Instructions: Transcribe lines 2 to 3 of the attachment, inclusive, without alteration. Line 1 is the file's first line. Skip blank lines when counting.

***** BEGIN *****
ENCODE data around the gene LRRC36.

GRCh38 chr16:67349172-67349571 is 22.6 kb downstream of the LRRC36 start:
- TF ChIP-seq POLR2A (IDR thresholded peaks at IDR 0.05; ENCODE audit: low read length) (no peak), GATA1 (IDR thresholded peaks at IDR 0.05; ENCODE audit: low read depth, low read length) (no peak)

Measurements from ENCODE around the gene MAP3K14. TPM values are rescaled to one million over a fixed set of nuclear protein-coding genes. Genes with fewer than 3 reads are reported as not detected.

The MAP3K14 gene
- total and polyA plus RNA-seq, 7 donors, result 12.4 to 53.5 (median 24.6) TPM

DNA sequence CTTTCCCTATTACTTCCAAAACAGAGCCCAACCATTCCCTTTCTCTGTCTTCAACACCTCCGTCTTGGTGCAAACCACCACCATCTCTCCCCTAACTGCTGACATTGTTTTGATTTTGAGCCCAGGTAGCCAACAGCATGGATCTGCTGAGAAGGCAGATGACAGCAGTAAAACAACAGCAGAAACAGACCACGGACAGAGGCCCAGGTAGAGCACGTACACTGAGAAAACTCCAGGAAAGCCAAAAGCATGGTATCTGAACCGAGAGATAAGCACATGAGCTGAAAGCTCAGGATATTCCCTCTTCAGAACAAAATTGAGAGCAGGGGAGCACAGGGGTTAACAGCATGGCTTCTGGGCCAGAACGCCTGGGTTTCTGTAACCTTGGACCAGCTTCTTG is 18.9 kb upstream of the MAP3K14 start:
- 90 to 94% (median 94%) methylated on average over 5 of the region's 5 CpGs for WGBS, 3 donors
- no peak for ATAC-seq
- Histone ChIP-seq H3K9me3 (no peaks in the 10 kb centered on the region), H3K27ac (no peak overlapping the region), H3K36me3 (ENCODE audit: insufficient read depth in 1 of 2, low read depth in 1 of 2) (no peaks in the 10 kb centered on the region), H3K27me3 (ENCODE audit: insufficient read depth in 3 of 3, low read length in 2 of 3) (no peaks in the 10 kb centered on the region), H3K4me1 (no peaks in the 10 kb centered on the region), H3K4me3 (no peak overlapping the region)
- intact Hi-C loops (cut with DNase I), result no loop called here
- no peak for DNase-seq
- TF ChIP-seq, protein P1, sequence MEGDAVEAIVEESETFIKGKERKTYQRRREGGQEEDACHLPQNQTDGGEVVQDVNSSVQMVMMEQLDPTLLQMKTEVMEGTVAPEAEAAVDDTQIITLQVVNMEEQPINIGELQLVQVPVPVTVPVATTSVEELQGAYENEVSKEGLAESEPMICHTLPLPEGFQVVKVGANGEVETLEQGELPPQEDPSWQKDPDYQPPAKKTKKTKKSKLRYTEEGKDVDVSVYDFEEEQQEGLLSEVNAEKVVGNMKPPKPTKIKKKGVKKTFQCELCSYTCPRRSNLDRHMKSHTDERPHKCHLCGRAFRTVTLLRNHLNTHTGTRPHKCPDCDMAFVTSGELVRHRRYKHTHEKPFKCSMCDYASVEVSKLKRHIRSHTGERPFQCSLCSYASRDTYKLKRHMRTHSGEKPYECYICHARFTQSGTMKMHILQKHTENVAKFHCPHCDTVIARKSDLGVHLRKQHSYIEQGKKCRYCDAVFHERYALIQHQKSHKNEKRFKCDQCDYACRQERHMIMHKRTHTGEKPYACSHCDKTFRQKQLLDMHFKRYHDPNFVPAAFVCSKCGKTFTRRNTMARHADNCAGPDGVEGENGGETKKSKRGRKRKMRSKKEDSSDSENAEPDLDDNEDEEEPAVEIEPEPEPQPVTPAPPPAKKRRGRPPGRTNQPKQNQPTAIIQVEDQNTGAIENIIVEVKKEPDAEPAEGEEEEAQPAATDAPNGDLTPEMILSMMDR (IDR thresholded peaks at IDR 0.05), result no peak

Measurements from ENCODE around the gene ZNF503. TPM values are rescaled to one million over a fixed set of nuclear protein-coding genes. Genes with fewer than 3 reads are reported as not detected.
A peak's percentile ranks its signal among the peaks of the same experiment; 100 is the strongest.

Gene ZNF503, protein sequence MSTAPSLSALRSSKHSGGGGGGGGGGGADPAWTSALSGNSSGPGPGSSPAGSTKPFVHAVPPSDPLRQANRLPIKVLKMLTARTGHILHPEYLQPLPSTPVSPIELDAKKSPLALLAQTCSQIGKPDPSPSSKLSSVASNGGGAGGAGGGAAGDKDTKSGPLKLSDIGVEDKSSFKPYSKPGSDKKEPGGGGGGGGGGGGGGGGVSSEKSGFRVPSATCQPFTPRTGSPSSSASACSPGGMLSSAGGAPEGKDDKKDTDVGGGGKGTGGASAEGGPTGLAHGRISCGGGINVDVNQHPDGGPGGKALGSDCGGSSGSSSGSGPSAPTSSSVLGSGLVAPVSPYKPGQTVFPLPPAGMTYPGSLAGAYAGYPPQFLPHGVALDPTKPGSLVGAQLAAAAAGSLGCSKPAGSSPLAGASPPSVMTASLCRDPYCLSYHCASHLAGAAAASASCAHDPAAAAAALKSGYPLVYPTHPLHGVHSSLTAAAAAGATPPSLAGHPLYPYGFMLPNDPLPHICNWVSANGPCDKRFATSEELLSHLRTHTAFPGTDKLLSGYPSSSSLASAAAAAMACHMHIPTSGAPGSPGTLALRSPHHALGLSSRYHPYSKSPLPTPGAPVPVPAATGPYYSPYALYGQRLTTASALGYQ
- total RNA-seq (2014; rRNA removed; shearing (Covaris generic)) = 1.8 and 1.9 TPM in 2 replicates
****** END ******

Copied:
GRCh38 chr16:67349172-67349571 is 22.6 kb downstream of the LRRC36 start:
- TF ChIP-seq POLR2A (IDR thresholded peaks at IDR 0.05; ENCODE audit: low read length) (no peak), GATA1 (IDR thresholded peaks at IDR 0.05; ENCODE audit: low read depth, low read length) (no peak)